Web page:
Big questions and micro-splits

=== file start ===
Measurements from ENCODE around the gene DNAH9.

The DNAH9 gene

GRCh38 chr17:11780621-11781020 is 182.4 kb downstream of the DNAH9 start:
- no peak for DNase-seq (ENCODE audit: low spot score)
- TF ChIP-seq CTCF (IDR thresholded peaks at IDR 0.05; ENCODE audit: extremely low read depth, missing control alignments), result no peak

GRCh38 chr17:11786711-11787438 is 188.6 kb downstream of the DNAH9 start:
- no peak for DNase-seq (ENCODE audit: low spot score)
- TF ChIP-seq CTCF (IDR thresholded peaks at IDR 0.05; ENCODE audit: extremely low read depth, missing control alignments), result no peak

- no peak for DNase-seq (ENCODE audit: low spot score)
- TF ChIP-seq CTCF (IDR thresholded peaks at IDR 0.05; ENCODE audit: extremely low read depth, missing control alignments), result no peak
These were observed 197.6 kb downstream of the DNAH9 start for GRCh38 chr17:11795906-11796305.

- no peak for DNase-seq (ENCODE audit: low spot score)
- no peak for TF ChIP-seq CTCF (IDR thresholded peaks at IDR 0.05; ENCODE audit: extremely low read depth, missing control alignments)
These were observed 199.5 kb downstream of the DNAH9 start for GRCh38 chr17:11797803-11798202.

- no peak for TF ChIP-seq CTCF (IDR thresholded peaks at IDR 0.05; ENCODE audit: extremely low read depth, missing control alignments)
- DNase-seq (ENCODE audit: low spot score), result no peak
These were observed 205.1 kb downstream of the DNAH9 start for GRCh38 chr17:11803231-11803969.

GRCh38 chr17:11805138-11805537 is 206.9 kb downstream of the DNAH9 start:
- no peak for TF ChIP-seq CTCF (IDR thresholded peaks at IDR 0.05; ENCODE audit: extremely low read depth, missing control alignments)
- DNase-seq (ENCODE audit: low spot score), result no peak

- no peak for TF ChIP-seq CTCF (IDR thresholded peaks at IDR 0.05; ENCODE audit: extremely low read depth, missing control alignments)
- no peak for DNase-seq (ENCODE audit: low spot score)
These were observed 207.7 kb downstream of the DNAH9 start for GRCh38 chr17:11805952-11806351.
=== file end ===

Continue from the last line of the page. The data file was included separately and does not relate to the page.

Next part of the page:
On Saturday April 9 there were two meetings at Birmingham United Services Club. In the morning was the first gathering of the provisional committee of the Socialist Alliance (Provisional) elected by the March 12 conference on left unity (see Weekly Worker March 17 and March 24). In the afternoon, there was a general members' meeting of the Socialist Alliance Democracy Platform, which voted, by a fairly narrow majority, to wind up the SADP after the May 5 general election and transfer its assets to the SA (P). Both meetings were characterised by the efforts of a minority to prevent the implementation of the March 12 decisions and/or to preserve the SADP as an alternative to the SA (P). The minority were the supporters of the motion defeated on March 12, which would have constituted the "Democratic Socialist Alliance" in place of the SADP. In both cases these efforts were voted down after substantial and somewhat acrimonious debate and a certain amount of procedural manoeuvring. Fight for a Marxist party Four members of the minority - Peter Grant, Matthew Jones, John Pearson and Dave Spencer - have now issued an appeal to all the SADP members whose email addresses they have, characterising Saturday's decisions as a split and the liquidation of the SADP, and calling for the reconstitution of the SADP as an "unequivocal pro-party project" and a negotiated division of the SADP's assets between the SA (P) and the 'continuing SADP'. In effect it is these comrades, having lost the vote on March 12 and April 9, who are calling for a split. SA (P) committee Thirteen of the 15 committee members elected were present, the other three sending apologies. The committee passed overwhelmingly a resolution on the implementation of the decisions of the March 12 conference. Towards implementing this resolution, it elected five officers (chair, secretary, membership secretary, treasurer and communications/press officer); a four-member conference planning committee; convenors for a publications sub-committee to explore the possibility of producing publications; convenors for working groups - to be composed of SA (P) members more generally who were willing to participate - on democracy, republicanism, internationalism and environmentalism; and two delegates to the Socialist Green Unity Coalition liaison committee. The resolution also set the membership fees level at that prevailing in the Socialist Alliance while it was still functioning - ie, £24 waged, £6 unwaged - and set a provisional rate for the period before the conference planned for the autumn of £12 waged, £3 unwaged. Though this was not expressly contained in the resolution, it was agreed that, as in the Socialist Alliance, half of these fees would go to local alliances. A separate resolution was passed to the effect that if the SADP meeting in the afternoon decided to wind up, SADP members would be entitled to become SA (P) members and have membership fees paid to the SADP credited against SA (P) fees. The meeting tasked the officers with communicating with SADP members and contacts from the March 12 conference to promote active support for SGUC and other socialist candidates in the general election. The minority put up three resolutions. All three were arguably out of order, since it could hardly be the job of an organising committee to modify the policy on the basis of which it was elected; but Steve Freeman in the chair declined to rule them out of order and much of the meeting was taken up with debating them. The first, from John Pearson, argued for the autumn conference to be 'open' in the sense that anyone, whether or not holding SA (P) membership, could move resolutions and vote. Comrades from the majority objected that this would be to make the autumn conference into a simple rerun of the March 12 conference. On March 12, comrades argued, we decided to set up a (provisional) organisation with (provisional) membership on a definite political basis. If comrades wished to decide this organisation's policy in the autumn, they could commit to it to the extent of paying the (small) fee for provisional membership. The motion was defeated by nine votes to three. The second, moved by Dave Spencer, was to assert that the main aim of the SA (P) was to campaign for a party with the organisational character of the Scottish Socialist Party, and that this should be the main focus of the autumn conference. This was more narrowly defeated, by seven votes to five. The third, also moved by comrade Spencer, proposed that groups which sought to affiliate to the SA (P) should be invited to commit themselves to becoming platforms in a new party. This was also defeated by nine votes to three. In both cases, the objections were not mainly to the goals proposed (though two of the committee members, Pete McLaren and Mike Davies, are advocates of federal forms of organisation). Rather the first resolution was unduly narrow, leaving out other objectives agreed on March 12, and the second, though not framed directly as an ultimatum to the left groups, was seen by comrades as being in practice just that. SADP The SADP meeting in the afternoon was not a great deal larger, being attended by 17 people. It dealt with a certain amount of general business, one item of which was rather important. This was that three potential candidates in the general election had applied to stand in the name of the SADP's electoral registration as 'Democratic Socialist Alliance - People Before Profit'. One in Liverpool and one in Crawley would have stood under the banner of the United Socialist Party, but the USP had decided not to stand candidates after all. After reports, the meeting agreed to endorse them. We agreed not to endorse the third candidate, in Manchester, who appeared to be standing merely as an individual rather than as a result of any democratic local decision-making process. We also agreed to delegate to the SADP officers the task of deciding on any further applications to stand in the SADP's name, on the basis of the principles we had used in the decisions taken at the meeting. The major discussion was around resolutions on the outcome of the March 12 conference. John Pearson proposed a motion which argued that the March 12 conference was a defeat for the SADP and the new SA (P) was set up on an unsound basis. Accordingly, the SADP should continue in existence, changing its name to 'Democratic Socialist Alliance' to reflect its electoral registration, and fight at the autumn conference to reverse the wrong decisions taken on March 12. This resolution was defeated, with four votes in favour and nine against. There were two alternative resolutions proposing closure of the SADP. The first, from Steve Freeman and Dave Church, proposed that this should take place immediately with SADP assets transferred to the SA (P). This motion was amended to postpone closure till after the general election. The second, from Mike Davies, would have "agreed in principle" to close the SADP and merge it in the SA (P), but set up a special SADP meeting at the time of the autumn conference to take a decision on closure. Mike's ground for this proposal was in substance that inadequate notice had been given for a closure decision to be taken at the present meeting. In the event, Steve and Dave's resolution was passed, as amended, and Mike's accordingly fell. As I said earlier, this meeting was - more than that in the morning - marked by acrimony, sharp exchanges, some heckling and some dodgy procedural manoeuvres. The minority is now calling for a split. But the policy differences at stake are narrow and at first sight obscure. What are they about? The minority has characterised the majority as an unprincipled bloc and a sectarian "hegemonic attempt" or take-over bid by the Revolutionary Democratic Group. What, if any, truth is there in this, and what, if any, larger-scale lessons can be learned from this small-scale squabble? SADP history The SADP was founded in autumn 2003 in response to the undemocratic manoeuvres of the Socialist Workers Party leadership of the Socialist Alliance in preparation for what became the Respect project. At that time and since, it has regrouped primarily SA 'independents' who were hostile to the SWP for various reasons, but at the outset it also included the Alliance for Workers' Liberty, CPGB and RDG, together with the 'orthodox Trotskyist' Workers' International and International Socialist League. The Alliance for Green Socialism has been involved since early 2004 and the Workers Power group was on board between late 2003 and summer 2004. The Red Party after its creation in summer 2004 also joined up. The CPGB withdrew from the SADP in February 2004 when the SADP committed itself to acting outside the Socialist Alliance and to direct opposition to Respect, but rejoined in July 2004 after an internal discussion. This was partly because the results of the Euro elections made clear that Respect was not going to 'take off' as a broad left formation but remained a small front for the SWP. We do not think and have never thought that the SADP had either the political or the human resources to trigger broader regroupment by its independent action. But the dead-end frontist character of the SWP's conduct of the Respect project meant that we have been willing to cling to any straw, however weak, which offered scope for collaboration among groups and independents. Since the June 2004 Euro elections, the SADP's main political project has been to attempt to achieve some form of broader unity beyond its own ranks. The practical result so far has, however, been further attrition of the SADP. When the SADP initially called for a conference to launch a struggle for a new workers' party, it received a positive response from the Glasgow Critique supporters' group and a cautiously positive response from Workers Power. The AGS and Socialist Party in England and Wales responded by proposing a new and more limited electoral coalition - a proposal taken up with enthusiasm by the AWL - which has come into existence as the Socialist Green Unity Coalition. Since the launch of the SGUC the AWL has largely withdrawn from direct involvement in the SADP. Meanwhile, the Liverpool dockers' group were in the process of forming the United Socialist Party and comrades from WI and the ISL urged us to get on board this project in spite of the weaknesses of its political platform and apparent lack of organisational democracy, because it was the product of a group of 'real workers'. WI comrades now seem to have withdrawn in practice from the SADP in favour of the USP, though ISL comrades attended the April 9 meeting. When the call for the March 12 'socialist unity' conference finally came out, Workers Power withdrew its support on the basis that the proposal appeared to be one for the refoundation of the Socialist Alliance. The issue of 'refounding the Socialist Alliance' now turns out to have produced a quasi-split - as well as the heckling and manoeuvring on April 9, there have been violent and abusive exchanges on the e-list - among the remaining forces of the SADP. To the extent that the formation of the SA (P) has added new forces, these consist only in some supporters of the small Socialist Unity Network group. The underlying differences Though there was a majority and minority at Saturday's meetings, the underlying reality is a more complex mosaic defined by differences about the party question. Comrades in the SADP, as it was originally formed, had certain limited common ground: a commitment to openness and democracy in the affairs of the Socialist Alliance, as opposed to the SWP's secretive bureaucratic control; a commitment to the SA's manifesto People before profit, as opposed to the very watered down ideas which came to form the basis of Respect; and the notion that what is needed is a struggle for a new workers' party, as opposed to the SWP's old concept of the SA as a 'united front' and its new alliance with "muslim activists" (ie, Respect). But it was always the case that what comrades meant by the struggle for a 'new workers' party' was very different. The AWL and Workers Power, in their different ways, adhere to the 'orthodox Trotskyist' idea that the only way to a new party worth its name is through a mass split of trade unionists from Labour towards a new formation based on the trade unions. They hope that such a party would be more hospitable to Marxist ideas than the existing Labour Party has proved to be. The WI and ISL comrades have a 'left' variant of this view: as long as the new party is based on some section of trade unionists, even a small one, they think it will have some prospect of going beyond the world of small groups. Pete McLaren and leading AGS comrades have been up-front that what is needed is some sort of red-green formation which may have more of a 'network' and certainly a more localist character than a conventional party. A party like the SSP? Other comrades, from both the majority and minority sides, want to see a party 'like the SSP'. No-one present at Saturday's meeting - nor, I guess, anyone else - is keen to set up an English nationalist socialist party, even those who think that Scottish nationalism is legitimate. What they want is a multi-tendency socialist party. But this in turn can mean more than one thing. One possibility, which the CPGB has championed and which Hillel Ticktin also argued for on March 12, is explicitly a party of the Marxists, committed to the class rule of the working class and hence to political democracy, as against the existing bureaucratic-coercive state, and which is open and democratic and hence allows the differences which at present divide the far left (other than the issue of democracy itself) to be fought out within its ranks. Another, much more ambiguous, proposition is the idea of a party which is "not programmatically defined by the line between reform and revolution" - to use a phrase favoured by supporters of the creation of such parties in the Fourth International to describe the SSP, the Italian Rifondazione and the Brazilian Workers Party. If what is meant by this phrase is 'not being programmatically defined by documents of the first four congresses of the Comintern' - ie, not an 'official communist', Trotskyist or Maoist party - then it is entirely correct and necessary. If, however, what is meant is neutrality in the battle between loyalty to the existing state system and national constitution and loyalty to the interests of the working class, then such a party would at best merely recreate a left-talking version of the Labour Party as an instrument of capitalist rule over the working class. This is what has happened to the Brazilian Workers Party and may be in process of happening to Rifondazione. Alternatively, and more probably, it would be like the Socialist Alliance. That is, by insisting on not taking decisions which might alienate hypothetical 'left Labourites', it would have nothing of substance to say on major political issues like immigration or the invasion of Iraq, and as a result marginalise itself. Republican socialist party? Comrades of the RDG offer what they conceive to be a 'third way': a republican socialist party. By committing itself to political republicanism, they argue, a republican socialist party can give itself the ability to take clear political positions and avoid warmed-over Labourism, without forcing the choice between 'reform' - ie, a parliamentarist road - and 'revolution' - ie, soviet power, etc. Their error is that the real choice presently posed is not between 'reform' and 'revolution'. It is between loyalty to the presently existing (UK-national, monarchist, parliamentarist, rule-of-law) bureaucratic-coercive state, and loyalty to the interests of the working class. As a result, a party which was, in fact, committed to democratic republicanism would be committed to the overthrow of the existing state - even if it saw this overthrow as coming about by peaceful and parliamentary means. The choice between warmed-over Labourism and Marxist politics is not a choice between abstract hypotheses about reform and revolution. It is a set of choices about concrete political issues - like immigration, Iraq, Europe, police powers, trial by jury, the United Nations and so on. Left Labourites and trade union officials are also in general committed to bureaucratic control of any movements or organisations they participate in. This reflects the convergence of the particular interests of the trade union officials and elected representatives (MPs and councillors), the bureaucratic traditions of the Labour Party and trade union movement which they make their home, and the long-time and profound influence of 'official communism' on their ideas. The struggle for democratic republicanism implies the struggle for the subordination of the officials and elected representatives to the trade union members and the constituents. The official lefts would characterise any party which had such commitments as a 'Trot group' - George Galloway's characterisation of the SSP. As a result, a 'republican socialist party' would be in reality - predominantly - a party of the Marxists. In reality this is also true of the SSP. At its core is the International Socialist Movement, a tendency originating in the Trotskyist Militant Tendency/Socialist Party. The ISM has evolved towards 'nationalist socialism', or 'socialist nationalism', but it retains from its origin many of the reference points of Marxism. Relation of forces The minority in the SADP has had a much less clear positive strategic position. Dave Spencer, and some other comrades who have contributed to the SADP e-list discussion from this standpoint, appear to hold the Fourth International view: set up a party on the basis merely of rejection of the policy of New Labour, the struggle for a 'socialist alternative' and internal democracy. John Pearson, on the other hand, has argued all along that the SADP is grounded simply on the basis of preserving the continuity of the Socialist Alliance. He therefore seems to say: before the SWP's Respect turn the Socialist Alliance could have turned itself into a party; hence now the SA's survivors can create a party. Matthew Jones, from the Glasgow Critique supporters' group, which has argued for a Marxist workers' party, finds himself perhaps in strange company: his common ground with these comrades is presumably negative, based on a rejection of the RDG's 'fetishism' of republicanism and the idea that it is necessary to break with 'alliances' that include the existing groups and create a new party. CPGB comrades would be perfectly willing to join an 'SSP-type party', function in it as a platform, and throw what resources we have into it, if it had the least possibility of success. We do not allow the bad politics (in our view) of the leaderships of the SSP or, for that matter, Respect or even the Labour Party, to prevent us from collaborating on points of agreement at the same time as we continue to fight for what we think is right. However, the reality is that the SSP was launched by the strongest group on the Scottish far left; Rifondazione by a large split from the Italian ex-communist Democratic Left; the Brazilian Workers Party by the leadership of a trade union confederation; and the Portuguese Left Bloc by a bloc of the larger far-left groups in Portugal. The SADP has on paper 81 members, and has never attracted more than about 30 to meetings. It is far smaller than the SWP or SPEW and significantly smaller than the AWL and AGS. It has less public presence than the CPGB. The idea that it could force the larger groups into a democratic united party is a complete illusion. The idea that it could 'outgrow' them by recruiting new and 'uncorrupted' militants is also an illusion. A familiar one too: it is this same illusion which animates the existence of the 57 varieties of far-left groups, most recently the Red Party. March 12 This mosaic of divergent positions in the SADP on the party question was reflected in the passing by the March 12 conference of three different resolutions which were very doubtfully consistent with one another. As reported by Nick Rogers on March 17, the CPGB's resolution arguing for the struggle for a party based on the fundamentals of Marxism - ie, class politics and the struggle for the fullest possible democracy, both in the state and in the movement - was passed by 18 votes to seven. As reported by Dave Craig on March 24, the resolution setting up the Socialist Alliance (Provisional) was passed by 18 votes to 13. But, in addition, the conference passed by 17 votes to 10 an AGS resolution on 'actual unity', which insisted that conditions are unfavourable for the creation of a new mass party; that any unified party must include SPEW, the AGS and the AWL, as well as the SADP; and hence we should support (a) the SGUC and (b) "the continued existence of the SADP (under whatever name), in particular to provide a national organisation for those local groups and individuals who do not wish to affiliate to another existing national organisation". When we read these three resolutions together, it is clear that there was not a single majority on March 12, but an overlapping group of majorities. We in the CPGB voted for the 'SA (P)' resolution (as well as our own obviously) - not because we see this as offering the way to a revived Socialist Alliance, but for reasons closer to the AGS's. By bringing the Socialist Unity Network comrades on board and rejecting ultimata on the party question, it offered the prospect of a slightly broader-based organisation for those groups willing to participate, the surviving local groups and individual 'independents' to coordinate their activities. Other comrades will have voted for it for their own reasons. But this coalition of overlapping positions, which the minority call an 'unprincipled bloc', is no novelty. It has been the character of the SADP all along. When the minority accuse the majority of being 'liquidators' of the SADP's "unequivocal pro-party project" what they mean is that another coalition of overlapping positions passed resolutions they support - but also other (questionably consistent) resolutions - in SADP meetings during 2004 and down to February 2005, when the resolution they supported on March 12 was carried by five votes to three. Splittism/sectarianism It is a notorious fact that there are '57 varieties' of the left. Just a few less actually, according to the website, 'Leftist parties of the world', which lists 54 organisations in Britain to the left of the Labour Party, although it may well have missed a number (www.broadleft.org/westeuro.htm; I have not counted green and nationalist organisations). The comrades in the minority in the SADP are opponents of the existence of the '57 varieties'. The substance of their position is that they oppose the up-front introduction of republicanism into the aims of the SA (P) as potentially narrowing the appeal of the project and in their view making it into "another sect", and that they want to counterpose a 'Democratic Socialist Alliance' to 'the sects' - ie, the existing groups of the far left. Their first step is ... to make a split, because they lost the vote on these questions. The effort to create unity will thus have produced yet more disunity. In reality, this dynamic was written into the SADP - at least as a risk - from the beginning. Over a year ago, reporting on the meeting organised by the SADP after the walk-out of the minority from the Socialist Alliance conference which decided to subordinate all SA electoral work to Respect, I commented: "[I]f the Democracy Platform elects either to assert that it 'is the Socialist Alliance', or to strike out on its own towards fresh fields and pastures new, one of two things will happen to it. The first possibility is that it will break up and collapse, because there is not enough agreement among its members to support an independent organisation. The second is that it will become ... yet another sect ... There is no reason to suppose that this would represent any kind of gain for the British workers' movement" (Weekly Worker March 18 2004). At present, it looks as though the SADP is in process of giving birth to a new and weaker coordination, the SA (P), and another new sect, the 'pro-SADP minority'. The reality is that the bureaucratic-centralists are currently a majority of the British left. The advocates of an open and democratic multi-tendency workers' party - whether it is to be a Marxist party, a 'republican socialist party' or a party which is "not programmatically defined by the line between reform and revolution" - are a small minority. There is no more reason to suppose that going to the masses with the SADP minority's message - or, for that matter, the SA (P)'s message or the Red Party's message - will overcome this problem, than there is to suppose that going to the masses with the pure politics of Maoism (various groups), Barnesism (Communist League), Workers Power-ism, Spartacism or any other particular minority 'ortho-Leninist' variant will overcome the minority status of their positions. Unity and disagreement At the end of the day there is only one road to overcoming these problems. This is practical collaboration on points of agreement, combined with willingness to fight out in the open issues of disagreement. For majorities, this policy requires the rejection of the policy of secrets and lies and the various forms of ban on factions which has characterised the 'ortho-Leninist' groups. It is necessary to accept that minority positions are legitimate differences. It is only when the majority of the most important organised groups of the British left are willing to take this path that we will really be in a position to have a new multi-tendency workers' party. For minorities, it requires willingness to act as a disciplined and principled minority within an organisation or movement led by people you disagree with on points of real substance: to work within it while maintaining and expressing your principled differences. Several of the smaller groups of the far left and the 'independents' have had no choice about their independent existence, because they have been expelled from larger organisations for simple dissent. Others, however, originate as independent groups by walk-outs or engaging in unprincipled provocations which force expulsions: that is, by unwillingness to recognise that they are a minority and act accordingly. The SADP minority appear to be on this latter path. In this, they are indeed following the path of one aspect of the SADP's majority in 2004. The majority of the SADP refused to participate in Respect, in spite of the fact that the SWP and its co-thinkers had a clear majority in the Socialist Alliance for the Respect project. The effect was dispersal in practice of the 'pro-party' forces in the Socialist Alliance and a weaker opposition in Respect to its leadership's bad policies than would have been possible. Holding onto the refusal to act as a principled minority is leading the SADP's minority further down this road of dispersal of forces. It is this fundamental question which makes the micro-scale battle in the SADP worth thinking about: it exemplifies precisely the errors the British Marxist left has to overcome if it is to get anywhere. Mike Macnair